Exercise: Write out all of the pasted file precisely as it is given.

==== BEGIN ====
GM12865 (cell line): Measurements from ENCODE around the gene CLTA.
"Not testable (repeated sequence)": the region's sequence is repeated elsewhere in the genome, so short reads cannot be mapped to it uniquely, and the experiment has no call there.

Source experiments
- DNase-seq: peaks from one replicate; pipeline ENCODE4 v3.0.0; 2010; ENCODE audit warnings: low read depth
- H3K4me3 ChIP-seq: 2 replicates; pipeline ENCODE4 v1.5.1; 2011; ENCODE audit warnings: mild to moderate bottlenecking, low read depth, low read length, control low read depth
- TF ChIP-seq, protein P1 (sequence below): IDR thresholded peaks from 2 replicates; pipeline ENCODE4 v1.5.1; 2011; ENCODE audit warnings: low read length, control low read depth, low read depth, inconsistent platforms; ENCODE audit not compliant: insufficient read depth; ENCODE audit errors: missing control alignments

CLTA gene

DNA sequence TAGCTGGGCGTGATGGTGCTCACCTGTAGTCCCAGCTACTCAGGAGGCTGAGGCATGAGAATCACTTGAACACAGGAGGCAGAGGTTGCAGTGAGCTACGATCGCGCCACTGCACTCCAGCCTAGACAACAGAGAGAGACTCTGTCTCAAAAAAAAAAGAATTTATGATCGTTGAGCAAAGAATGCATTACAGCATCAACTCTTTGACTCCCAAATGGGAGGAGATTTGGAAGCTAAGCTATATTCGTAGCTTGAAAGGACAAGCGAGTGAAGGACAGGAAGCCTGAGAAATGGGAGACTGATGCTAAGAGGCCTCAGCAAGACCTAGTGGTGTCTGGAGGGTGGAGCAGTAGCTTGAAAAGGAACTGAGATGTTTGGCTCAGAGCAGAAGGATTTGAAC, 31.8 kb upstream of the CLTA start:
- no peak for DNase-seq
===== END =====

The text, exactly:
GM12865 (cell line): Measurements from ENCODE around the gene CLTA.
"Not testable (repeated sequence)": the region's sequence is repeated elsewhere in the genome, so short reads cannot be mapped to it uniquely, and the experiment has no call there.

Source experiments
- DNase-seq: peaks from one replicate; pipeline ENCODE4 v3.0.0; 2010; ENCODE audit warnings: low read depth
- H3K4me3 ChIP-seq: 2 replicates; pipeline ENCODE4 v1.5.1; 2011; ENCODE audit warnings: mild to moderate bottlenecking, low read depth, low read length, control low read depth
- TF ChIP-seq, protein P1 (sequence below): IDR thresholded peaks from 2 replicates; pipeline ENCODE4 v1.5.1; 2011; ENCODE audit warnings: low read length, control low read depth, low read depth, inconsistent platforms; ENCODE audit not compliant: insufficient read depth; ENCODE audit errors: missing control alignments

CLTA gene

DNA sequence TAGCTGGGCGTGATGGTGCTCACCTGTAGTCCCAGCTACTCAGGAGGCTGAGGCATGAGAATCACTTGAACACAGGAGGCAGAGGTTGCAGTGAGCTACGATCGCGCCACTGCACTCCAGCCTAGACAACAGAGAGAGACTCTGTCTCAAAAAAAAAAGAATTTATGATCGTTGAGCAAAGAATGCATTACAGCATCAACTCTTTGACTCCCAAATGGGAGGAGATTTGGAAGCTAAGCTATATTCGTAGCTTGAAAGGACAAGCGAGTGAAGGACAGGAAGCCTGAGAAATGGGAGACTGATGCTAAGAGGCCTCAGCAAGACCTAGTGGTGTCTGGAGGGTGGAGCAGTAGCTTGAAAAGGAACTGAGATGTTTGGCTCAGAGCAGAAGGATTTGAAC, 31.8 kb upstream of the CLTA start:
- no peak for DNase-seq